So what are the salient features of this law for holding a peaceful rally or assembly?

Take note of all of these, class:

1. The general rule is indeed, “No Permit, No Rally,” in a public place. The exemptions are if it is held in a freedom park established by law or ordinance, on private property (with the owner’s consent, of course), or on government campuses subject to school regulations.

2. THE LOCAL GOVERNMENT CANNOT DENY ISSUANCE OF A PERMIT, unless there is CLEAR and CONVINCING EVIDENCE that the public assembly will create a clear and present danger to public order, public safety, public convenience, public morals or public health.

No intelligence reports, please. These cannot be considered evidence. Besides, you know what the joke says: Military/Police intelligence is even lower that human and animal intelligence.

3. If the local government does not act on the application for permit within 2 working days from filing, it is deemed granted. So the rallyists can even present its application for permit and show it was filed two days before.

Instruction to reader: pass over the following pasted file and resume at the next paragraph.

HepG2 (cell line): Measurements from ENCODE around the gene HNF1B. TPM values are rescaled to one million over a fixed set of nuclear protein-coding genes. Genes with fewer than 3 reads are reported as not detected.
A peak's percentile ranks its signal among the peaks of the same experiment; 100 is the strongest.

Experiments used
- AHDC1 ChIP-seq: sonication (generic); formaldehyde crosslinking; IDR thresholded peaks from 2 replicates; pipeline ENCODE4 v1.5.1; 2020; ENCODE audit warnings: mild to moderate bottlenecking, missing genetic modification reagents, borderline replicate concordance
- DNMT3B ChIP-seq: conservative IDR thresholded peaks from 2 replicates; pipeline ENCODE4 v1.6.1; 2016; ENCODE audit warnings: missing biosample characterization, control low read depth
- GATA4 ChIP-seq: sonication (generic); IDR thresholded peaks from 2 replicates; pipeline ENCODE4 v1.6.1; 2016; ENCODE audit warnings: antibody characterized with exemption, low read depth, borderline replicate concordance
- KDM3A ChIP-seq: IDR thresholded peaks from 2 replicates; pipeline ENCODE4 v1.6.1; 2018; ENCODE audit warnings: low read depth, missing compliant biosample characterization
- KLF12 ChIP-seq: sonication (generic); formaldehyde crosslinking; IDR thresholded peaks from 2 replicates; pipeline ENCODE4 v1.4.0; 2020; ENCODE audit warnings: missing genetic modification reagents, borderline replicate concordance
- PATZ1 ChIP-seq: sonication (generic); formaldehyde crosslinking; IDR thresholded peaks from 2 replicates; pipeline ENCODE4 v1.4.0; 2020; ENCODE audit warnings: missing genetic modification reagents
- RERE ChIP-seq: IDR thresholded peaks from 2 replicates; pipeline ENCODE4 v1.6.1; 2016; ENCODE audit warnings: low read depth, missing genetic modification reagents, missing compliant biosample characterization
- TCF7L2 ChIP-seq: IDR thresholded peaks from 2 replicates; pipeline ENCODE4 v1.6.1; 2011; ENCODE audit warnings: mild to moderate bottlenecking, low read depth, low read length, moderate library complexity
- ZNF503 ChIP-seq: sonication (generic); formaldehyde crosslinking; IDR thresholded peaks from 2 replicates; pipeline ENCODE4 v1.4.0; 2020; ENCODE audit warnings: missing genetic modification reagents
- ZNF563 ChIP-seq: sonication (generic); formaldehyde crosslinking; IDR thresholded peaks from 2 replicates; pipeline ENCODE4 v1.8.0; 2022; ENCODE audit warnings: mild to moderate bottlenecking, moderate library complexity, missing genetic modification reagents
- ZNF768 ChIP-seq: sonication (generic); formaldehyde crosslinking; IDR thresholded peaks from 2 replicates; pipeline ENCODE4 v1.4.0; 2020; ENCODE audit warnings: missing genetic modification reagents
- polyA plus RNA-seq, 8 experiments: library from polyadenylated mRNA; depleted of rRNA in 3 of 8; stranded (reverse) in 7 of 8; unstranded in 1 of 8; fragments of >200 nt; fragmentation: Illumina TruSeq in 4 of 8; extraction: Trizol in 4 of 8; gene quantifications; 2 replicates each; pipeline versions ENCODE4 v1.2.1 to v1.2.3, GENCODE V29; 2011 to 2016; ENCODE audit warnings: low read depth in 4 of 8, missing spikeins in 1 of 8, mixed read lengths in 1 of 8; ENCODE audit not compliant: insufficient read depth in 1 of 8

4. In case of denial of application, the applicant should be immediately informed, so it can resort to judicial remedies.

5. The applicant may contest this decision of the local government, and the decision should be rendered 24 hours after filing.

6. There is also the right to appeal such court decision within 48 hours. This is likewise exempt from the usual appeal bond and fees. Telegraphic appeals (arguably fax and email forms also) followed by the formal appeal shall be allowed.

7. Law enforcement is limited to 100 meters away.

8. Isolated acts or incidents of disorder or breach of peace shall not be grounds for dispersal.